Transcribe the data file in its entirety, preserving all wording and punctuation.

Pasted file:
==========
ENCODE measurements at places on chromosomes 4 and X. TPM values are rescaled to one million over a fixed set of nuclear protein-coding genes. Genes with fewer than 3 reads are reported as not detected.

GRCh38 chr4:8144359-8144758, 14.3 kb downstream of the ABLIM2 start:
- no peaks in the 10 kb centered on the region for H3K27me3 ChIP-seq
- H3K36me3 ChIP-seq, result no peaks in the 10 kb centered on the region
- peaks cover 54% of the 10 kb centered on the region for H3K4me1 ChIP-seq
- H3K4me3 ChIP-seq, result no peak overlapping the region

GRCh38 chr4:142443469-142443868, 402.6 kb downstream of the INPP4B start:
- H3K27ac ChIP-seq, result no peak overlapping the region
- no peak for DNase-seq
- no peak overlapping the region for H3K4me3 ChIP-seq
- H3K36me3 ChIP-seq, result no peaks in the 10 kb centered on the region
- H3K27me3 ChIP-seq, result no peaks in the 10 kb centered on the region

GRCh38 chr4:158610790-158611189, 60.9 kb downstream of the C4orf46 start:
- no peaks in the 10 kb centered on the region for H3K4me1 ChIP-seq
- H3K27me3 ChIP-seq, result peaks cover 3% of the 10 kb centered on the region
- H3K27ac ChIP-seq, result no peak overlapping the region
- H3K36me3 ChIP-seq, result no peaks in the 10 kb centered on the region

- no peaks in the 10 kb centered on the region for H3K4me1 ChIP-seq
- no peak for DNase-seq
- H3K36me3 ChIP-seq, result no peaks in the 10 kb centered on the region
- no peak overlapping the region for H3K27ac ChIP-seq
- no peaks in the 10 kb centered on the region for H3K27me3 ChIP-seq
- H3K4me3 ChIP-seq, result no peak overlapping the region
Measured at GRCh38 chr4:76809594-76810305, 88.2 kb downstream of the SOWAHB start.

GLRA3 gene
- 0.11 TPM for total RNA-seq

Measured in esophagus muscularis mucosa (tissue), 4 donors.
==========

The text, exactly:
ENCODE measurements at places on chromosomes 4 and X. TPM values are rescaled to one million over a fixed set of nuclear protein-coding genes. Genes with fewer than 3 reads are reported as not detected.

GRCh38 chr4:8144359-8144758, 14.3 kb downstream of the ABLIM2 start:
- no peaks in the 10 kb centered on the region for H3K27me3 ChIP-seq
- H3K36me3 ChIP-seq, result no peaks in the 10 kb centered on the region
- peaks cover 54% of the 10 kb centered on the region for H3K4me1 ChIP-seq
- H3K4me3 ChIP-seq, result no peak overlapping the region

GRCh38 chr4:142443469-142443868, 402.6 kb downstream of the INPP4B start:
- H3K27ac ChIP-seq, result no peak overlapping the region
- no peak for DNase-seq
- no peak overlapping the region for H3K4me3 ChIP-seq
- H3K36me3 ChIP-seq, result no peaks in the 10 kb centered on the region
- H3K27me3 ChIP-seq, result no peaks in the 10 kb centered on the region

GRCh38 chr4:158610790-158611189, 60.9 kb downstream of the C4orf46 start:
- no peaks in the 10 kb centered on the region for H3K4me1 ChIP-seq
- H3K27me3 ChIP-seq, result peaks cover 3% of the 10 kb centered on the region
- H3K27ac ChIP-seq, result no peak overlapping the region
- H3K36me3 ChIP-seq, result no peaks in the 10 kb centered on the region

- no peaks in the 10 kb centered on the region for H3K4me1 ChIP-seq
- no peak for DNase-seq
- H3K36me3 ChIP-seq, result no peaks in the 10 kb centered on the region
- no peak overlapping the region for H3K27ac ChIP-seq
- no peaks in the 10 kb centered on the region for H3K27me3 ChIP-seq
- H3K4me3 ChIP-seq, result no peak overlapping the region
Measured at GRCh38 chr4:76809594-76810305, 88.2 kb downstream of the SOWAHB start.

GLRA3 gene
- 0.11 TPM for total RNA-seq

Measured in esophagus muscularis mucosa (tissue), 4 donors.